Dogme doesn't hinder Dane

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      Unfortunately for the single ladies out there, actor Mads Mikkelsen is already married, but that hasn't stopped his admirers from appreciating his rugged Viking bone structure and dusty blond locks. Not only is he one of Denmark's most bankable actors, but some Danish women's magazines have also labelled him the sexiest man alive for several years running.

      Here in North America, Mikkelsen is just beginning to emerge as a household name after starring in the latest James Bond flick, Casino Royale, in which he plays the blood-weeping villain Le Chiffre. But if you missed him in Royale, you can still catch him in the significantly more modest Danish film After the Wedding, by director Susanne Bier. Mikkelsen plays Jacob, a troubled Dane working as the director of an orphanage in India. Seemingly out of the blue, a wealthy Danish businessman offers him a $4 million donation for the orphanage. But there are strings attached, which leads to one unexpected plot twist after another.

      The film premiered last September at the Toronto International Film Festival and opens in Vancouver on Friday (April 13).

      Mikkelsen sits in a Toronto hotel room looking tanned and relaxed in a loose white shirt and khakis on the final day of the festival. He's a fresh Scandinavian breeze compared to the bleary-eyed, half hung-over film-industry types dragging their shoes down the hotel hallways.

      Hot off the Bond set, Mikkelsen is happy to discuss his country's national cinema and its support from the government-funded Danish Film Institute. "It's a 60/40–percent deal," he says about the DFI's typical contribution to a feature film. "You raise 60 percent of the money and they will supply you with the rest. And once a film project is under way, it's the director's film and nobody else interferes–maybe to give advice or something, but nobody else can pull the strings. It becomes [the director's] orchestra."

      Mikkelsen explains that each year, the DFI supports about 25 features (not bad for a country of about 5.5 million), but the average budget for a Danish film is just US$2.5 million, which pales in comparison to films like Royale, which was made for something like $150 million. Mikkelsen considers this a plus for Danish cinema: when a project is not accountable to private investors for vast sums of money, box-office success is less crucial. This, in turn, affords more creative freedom for the director and less meddling from producers. "I know they can't do that on multimillion-dollar-budget films," he says. "That's not the way it works, and I understand that fully–but because we have such small budgets in Denmark we get a lot of freedom."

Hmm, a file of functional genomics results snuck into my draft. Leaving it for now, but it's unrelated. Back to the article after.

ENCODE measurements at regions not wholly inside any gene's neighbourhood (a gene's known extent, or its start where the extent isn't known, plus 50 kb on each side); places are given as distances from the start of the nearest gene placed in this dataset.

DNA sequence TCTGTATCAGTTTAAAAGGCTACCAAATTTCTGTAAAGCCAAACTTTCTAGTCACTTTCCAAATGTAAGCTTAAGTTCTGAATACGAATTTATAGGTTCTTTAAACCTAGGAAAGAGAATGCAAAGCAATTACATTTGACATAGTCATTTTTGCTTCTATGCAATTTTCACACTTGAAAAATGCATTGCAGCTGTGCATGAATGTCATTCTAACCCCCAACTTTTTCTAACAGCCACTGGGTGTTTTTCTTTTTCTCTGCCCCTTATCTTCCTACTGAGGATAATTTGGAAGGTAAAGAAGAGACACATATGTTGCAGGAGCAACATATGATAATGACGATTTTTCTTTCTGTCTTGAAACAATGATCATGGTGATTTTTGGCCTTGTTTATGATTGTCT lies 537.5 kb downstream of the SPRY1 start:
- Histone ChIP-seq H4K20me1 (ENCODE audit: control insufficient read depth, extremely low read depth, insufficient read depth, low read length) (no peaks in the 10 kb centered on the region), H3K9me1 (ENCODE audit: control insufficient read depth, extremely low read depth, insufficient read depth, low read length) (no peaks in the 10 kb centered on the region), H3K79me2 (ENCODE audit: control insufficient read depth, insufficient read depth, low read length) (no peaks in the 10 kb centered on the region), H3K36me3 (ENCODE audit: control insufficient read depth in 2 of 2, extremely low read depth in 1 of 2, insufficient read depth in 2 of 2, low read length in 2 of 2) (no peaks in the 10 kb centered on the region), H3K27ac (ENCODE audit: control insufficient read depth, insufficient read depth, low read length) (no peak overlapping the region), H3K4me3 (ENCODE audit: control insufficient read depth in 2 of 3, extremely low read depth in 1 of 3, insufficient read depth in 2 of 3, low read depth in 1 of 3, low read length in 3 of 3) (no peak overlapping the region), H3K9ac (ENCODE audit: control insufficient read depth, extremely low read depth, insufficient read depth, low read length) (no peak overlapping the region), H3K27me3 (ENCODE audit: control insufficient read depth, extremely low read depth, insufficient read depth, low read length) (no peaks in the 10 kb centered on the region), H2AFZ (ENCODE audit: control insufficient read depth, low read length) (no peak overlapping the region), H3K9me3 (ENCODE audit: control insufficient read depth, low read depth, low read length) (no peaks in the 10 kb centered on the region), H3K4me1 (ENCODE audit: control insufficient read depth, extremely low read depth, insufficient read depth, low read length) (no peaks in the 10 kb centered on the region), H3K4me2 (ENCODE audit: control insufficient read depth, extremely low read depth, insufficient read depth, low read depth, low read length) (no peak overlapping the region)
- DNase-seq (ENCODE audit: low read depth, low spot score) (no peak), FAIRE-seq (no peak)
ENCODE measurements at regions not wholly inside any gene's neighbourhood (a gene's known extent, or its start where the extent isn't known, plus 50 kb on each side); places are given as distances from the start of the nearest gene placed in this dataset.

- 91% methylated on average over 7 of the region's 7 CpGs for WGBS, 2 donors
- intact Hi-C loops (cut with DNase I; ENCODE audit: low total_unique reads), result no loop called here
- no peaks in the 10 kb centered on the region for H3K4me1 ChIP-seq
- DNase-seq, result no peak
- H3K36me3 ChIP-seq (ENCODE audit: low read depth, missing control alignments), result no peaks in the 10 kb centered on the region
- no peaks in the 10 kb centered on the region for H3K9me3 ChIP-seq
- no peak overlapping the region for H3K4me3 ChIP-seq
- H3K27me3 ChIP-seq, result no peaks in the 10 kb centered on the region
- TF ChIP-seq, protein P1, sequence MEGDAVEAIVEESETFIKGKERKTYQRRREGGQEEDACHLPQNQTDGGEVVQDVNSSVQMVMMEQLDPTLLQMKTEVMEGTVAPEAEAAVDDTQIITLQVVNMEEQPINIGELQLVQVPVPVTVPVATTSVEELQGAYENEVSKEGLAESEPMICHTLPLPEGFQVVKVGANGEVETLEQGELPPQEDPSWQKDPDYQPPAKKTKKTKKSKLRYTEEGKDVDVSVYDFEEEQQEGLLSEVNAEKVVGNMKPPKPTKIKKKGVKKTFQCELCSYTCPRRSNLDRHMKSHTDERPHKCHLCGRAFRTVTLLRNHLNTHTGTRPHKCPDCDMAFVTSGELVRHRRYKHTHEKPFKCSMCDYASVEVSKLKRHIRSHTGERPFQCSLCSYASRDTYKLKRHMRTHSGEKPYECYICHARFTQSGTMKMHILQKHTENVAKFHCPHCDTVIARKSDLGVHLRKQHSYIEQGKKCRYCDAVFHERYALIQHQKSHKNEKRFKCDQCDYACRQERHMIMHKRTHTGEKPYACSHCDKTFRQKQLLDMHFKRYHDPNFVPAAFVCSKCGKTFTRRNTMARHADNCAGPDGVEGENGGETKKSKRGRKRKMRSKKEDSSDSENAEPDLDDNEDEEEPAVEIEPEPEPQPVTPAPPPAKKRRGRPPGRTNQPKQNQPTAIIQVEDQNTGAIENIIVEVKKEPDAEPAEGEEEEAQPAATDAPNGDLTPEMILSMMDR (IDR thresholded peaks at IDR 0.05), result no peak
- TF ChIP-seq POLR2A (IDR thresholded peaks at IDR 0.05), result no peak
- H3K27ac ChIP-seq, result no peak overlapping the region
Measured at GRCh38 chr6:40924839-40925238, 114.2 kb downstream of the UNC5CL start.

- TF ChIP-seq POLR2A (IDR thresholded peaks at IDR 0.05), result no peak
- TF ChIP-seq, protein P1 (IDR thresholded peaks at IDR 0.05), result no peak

Which could explain why Denmark has become known internationally as a hotbed of experimentation and innovation in cinema, particularly thanks to filmmakers like Lars von Trier and Thomas Vinterberg. Back in 1995, they helped devise the controversial Dogme 95 movement, which dictates that all who sign their "vow of chastity" must make films with hardly any artificial elements–for example, no professional lighting, props, or postproduction sound effects can be used. Since then, almost 100 Dogme films have been made all over the world, but mostly in Denmark.

      Dogme films, like Vinterberg's The Celebration and von Trier's The Idiots, also tend to be aesthetically raw, realistic, and thematically dark and/or twisted, which has become the stereotypical perception of Danish films around the world. But Mikkelsen says this is not true of all Danish cinema. "A lot of the films you see over here [in North America] are dark, middle-class domestic dramas–realistic stuff–but we are making a lot of different kinds of films," he says. "The guy who wrote After the Wedding [Anders Thomas Jensen] is doing his own films, and they are more in the family of the Coen brothers–black, black comedies with an almost fairy?tale frame around it. There are so many different kinds of films being made in Denmark."

      Bier and Mikkelsen's first collaboration together, Open Hearts, was a Dogme film. Wedding, which was made more conventionally, is more optimistic and lighter in tone than what many might expect from a Danish film. "It is different," Mikkelsen says. "Susanne works with human nature–people trying to do the right thing and not necessarily achieving it.”¦This time she wanted to do a larger story about poverty and enormous wealth, and I think she was able to do that and still be true to Danish realism. But it is slightly lighter."

      So does Mikkelsen prefer working on small-budget Danish pictures or blockbuster Hollywood productions? "I can't say I'd like to do 20 Hollywood films in a row, but I also wouldn't like to do 20 Dogme films in a row either," he says. "I would get sick and tired. So if I can combine those things, then it's just perfect."